Walled Garden

Walled Garden

The term, “Walled Garden,” I first read that in respect to the original version of AOL, what started as the first membership-required kind of online presence. In retrospect, it wasn’t the first, but quickly ascended to the throne of best known.

There will always be that bittersweet tang, as AOL was my first righteous paying gig, and then after mergers and buy-outs, my “Free for Life” account got cancelled. Prior to 1998, that was the single, longest-standing email address I had.

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That’s just business, too. Content might be king, but subsidiaries are subject to market whims.

The horoscopes, my horoscopes, are, by definition, then a Walled Garden, as is, for example other outlets like FaceBook. Yes, that is a Walled Garden, too. The Walled Garden approach has certain benefits, at least, for me as a content producer — I have control over who — or what — sees my material.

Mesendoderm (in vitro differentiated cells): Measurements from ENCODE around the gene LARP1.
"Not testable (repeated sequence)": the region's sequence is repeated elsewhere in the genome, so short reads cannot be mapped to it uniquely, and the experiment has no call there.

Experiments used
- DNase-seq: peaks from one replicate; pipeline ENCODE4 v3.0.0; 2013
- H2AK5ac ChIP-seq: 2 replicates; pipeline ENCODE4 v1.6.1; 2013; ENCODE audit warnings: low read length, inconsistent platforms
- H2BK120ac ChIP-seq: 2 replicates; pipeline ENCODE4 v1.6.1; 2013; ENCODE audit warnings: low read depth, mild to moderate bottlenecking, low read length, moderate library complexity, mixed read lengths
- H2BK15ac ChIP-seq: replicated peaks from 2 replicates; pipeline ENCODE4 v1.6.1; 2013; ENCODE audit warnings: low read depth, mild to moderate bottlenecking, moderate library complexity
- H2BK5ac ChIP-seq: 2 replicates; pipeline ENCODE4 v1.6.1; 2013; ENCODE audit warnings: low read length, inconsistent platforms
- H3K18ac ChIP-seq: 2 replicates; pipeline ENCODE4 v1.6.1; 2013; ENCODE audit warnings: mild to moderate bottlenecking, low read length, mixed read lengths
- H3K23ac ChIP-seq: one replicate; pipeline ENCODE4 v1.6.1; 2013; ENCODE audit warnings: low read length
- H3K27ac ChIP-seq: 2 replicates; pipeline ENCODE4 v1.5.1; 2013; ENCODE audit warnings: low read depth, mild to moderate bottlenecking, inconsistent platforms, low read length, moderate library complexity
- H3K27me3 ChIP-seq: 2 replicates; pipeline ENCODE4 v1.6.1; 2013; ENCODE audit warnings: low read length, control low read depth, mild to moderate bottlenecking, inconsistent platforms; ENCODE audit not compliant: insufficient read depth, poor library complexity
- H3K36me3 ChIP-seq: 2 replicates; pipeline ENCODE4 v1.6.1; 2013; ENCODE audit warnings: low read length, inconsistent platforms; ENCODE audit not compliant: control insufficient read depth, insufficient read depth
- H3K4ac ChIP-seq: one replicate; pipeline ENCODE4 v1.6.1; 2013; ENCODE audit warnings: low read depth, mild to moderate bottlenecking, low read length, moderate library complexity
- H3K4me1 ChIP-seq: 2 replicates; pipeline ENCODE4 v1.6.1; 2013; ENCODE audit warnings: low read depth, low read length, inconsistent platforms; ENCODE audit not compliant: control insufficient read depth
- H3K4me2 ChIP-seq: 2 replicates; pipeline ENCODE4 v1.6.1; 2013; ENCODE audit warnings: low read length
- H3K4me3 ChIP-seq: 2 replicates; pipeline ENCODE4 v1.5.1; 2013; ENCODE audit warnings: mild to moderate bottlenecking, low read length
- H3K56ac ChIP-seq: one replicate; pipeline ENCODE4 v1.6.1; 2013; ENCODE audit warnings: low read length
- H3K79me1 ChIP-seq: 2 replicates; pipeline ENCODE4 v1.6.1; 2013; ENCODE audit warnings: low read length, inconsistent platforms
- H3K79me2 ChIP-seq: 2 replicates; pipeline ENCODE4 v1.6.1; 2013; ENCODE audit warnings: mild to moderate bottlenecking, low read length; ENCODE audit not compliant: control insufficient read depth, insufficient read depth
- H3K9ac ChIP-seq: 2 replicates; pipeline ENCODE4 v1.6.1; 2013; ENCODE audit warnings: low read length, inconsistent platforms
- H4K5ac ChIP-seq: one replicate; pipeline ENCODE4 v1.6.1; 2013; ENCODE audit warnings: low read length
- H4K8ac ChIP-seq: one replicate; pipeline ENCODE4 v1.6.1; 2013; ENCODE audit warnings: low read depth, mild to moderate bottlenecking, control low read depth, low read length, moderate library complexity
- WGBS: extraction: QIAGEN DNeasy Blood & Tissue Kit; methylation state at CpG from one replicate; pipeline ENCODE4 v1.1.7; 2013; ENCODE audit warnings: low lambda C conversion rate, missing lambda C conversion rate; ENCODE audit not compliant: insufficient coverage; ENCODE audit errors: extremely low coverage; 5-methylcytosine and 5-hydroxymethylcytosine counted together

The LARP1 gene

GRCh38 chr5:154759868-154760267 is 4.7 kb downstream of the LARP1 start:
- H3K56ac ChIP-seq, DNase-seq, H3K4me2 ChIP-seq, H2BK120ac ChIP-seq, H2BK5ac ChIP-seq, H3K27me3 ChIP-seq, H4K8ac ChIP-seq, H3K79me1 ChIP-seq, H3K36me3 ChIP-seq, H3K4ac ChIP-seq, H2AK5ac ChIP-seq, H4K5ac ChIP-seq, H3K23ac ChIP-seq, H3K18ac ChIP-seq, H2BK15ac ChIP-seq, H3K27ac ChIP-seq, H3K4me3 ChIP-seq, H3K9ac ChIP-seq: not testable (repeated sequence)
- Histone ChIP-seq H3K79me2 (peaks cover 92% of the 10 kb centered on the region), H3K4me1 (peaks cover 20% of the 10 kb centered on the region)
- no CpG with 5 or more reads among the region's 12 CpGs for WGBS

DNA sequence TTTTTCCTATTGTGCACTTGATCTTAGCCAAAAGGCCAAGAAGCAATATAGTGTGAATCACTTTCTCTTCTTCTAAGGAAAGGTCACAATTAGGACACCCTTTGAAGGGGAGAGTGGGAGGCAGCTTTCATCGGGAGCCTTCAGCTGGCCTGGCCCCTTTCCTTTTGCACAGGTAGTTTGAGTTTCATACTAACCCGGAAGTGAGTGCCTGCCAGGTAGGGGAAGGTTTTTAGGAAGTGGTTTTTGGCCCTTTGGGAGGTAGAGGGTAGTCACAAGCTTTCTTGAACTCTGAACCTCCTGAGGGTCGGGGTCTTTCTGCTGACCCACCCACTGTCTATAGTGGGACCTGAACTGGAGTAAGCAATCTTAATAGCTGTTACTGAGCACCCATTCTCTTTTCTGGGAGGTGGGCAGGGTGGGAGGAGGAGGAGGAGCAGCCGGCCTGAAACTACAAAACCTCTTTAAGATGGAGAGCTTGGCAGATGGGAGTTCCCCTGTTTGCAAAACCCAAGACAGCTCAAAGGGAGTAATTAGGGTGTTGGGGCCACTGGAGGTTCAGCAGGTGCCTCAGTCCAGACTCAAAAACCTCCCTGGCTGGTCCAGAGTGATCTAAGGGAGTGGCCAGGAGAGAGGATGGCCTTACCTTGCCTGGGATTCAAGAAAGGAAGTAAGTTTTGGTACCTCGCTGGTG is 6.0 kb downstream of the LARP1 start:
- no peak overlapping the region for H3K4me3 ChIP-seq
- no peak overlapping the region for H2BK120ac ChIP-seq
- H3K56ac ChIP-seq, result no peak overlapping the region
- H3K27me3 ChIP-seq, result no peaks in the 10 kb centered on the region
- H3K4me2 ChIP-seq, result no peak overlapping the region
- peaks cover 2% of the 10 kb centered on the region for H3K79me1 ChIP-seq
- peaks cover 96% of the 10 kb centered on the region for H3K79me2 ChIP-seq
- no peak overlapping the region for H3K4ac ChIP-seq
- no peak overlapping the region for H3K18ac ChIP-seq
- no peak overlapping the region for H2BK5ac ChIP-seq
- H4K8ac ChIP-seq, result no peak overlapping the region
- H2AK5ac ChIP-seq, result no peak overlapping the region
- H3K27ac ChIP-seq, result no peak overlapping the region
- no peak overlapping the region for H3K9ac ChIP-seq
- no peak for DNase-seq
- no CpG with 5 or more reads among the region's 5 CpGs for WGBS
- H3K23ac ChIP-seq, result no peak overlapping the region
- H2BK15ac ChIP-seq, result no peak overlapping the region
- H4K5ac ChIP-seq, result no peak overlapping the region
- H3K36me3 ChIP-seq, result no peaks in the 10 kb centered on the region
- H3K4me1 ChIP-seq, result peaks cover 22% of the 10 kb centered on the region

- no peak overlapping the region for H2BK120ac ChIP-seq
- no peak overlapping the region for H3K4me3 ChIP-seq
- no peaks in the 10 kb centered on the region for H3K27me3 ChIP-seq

So few understand the need to make this a pay-per-view thing, but how it works? I get all kinds of crap mail from some people, and the Walled Grden engenders a tad more respect.

There always was another rejoinder I use only once, “Hey, where can I read the horoscopes you write online?”

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The Walled Garden, when I realized that FaceBook was exactly that, too, the little lightbulb snapped. FB is nothing more than an aggregate of feeds, and posts, like the message boards in days of yore, but still, FB requires a password and valid email to access.

Kind of like what I have set-up, and both, are then, Walled Gardens.

Walled Garden

Still people complain.

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Kramer Wetzel

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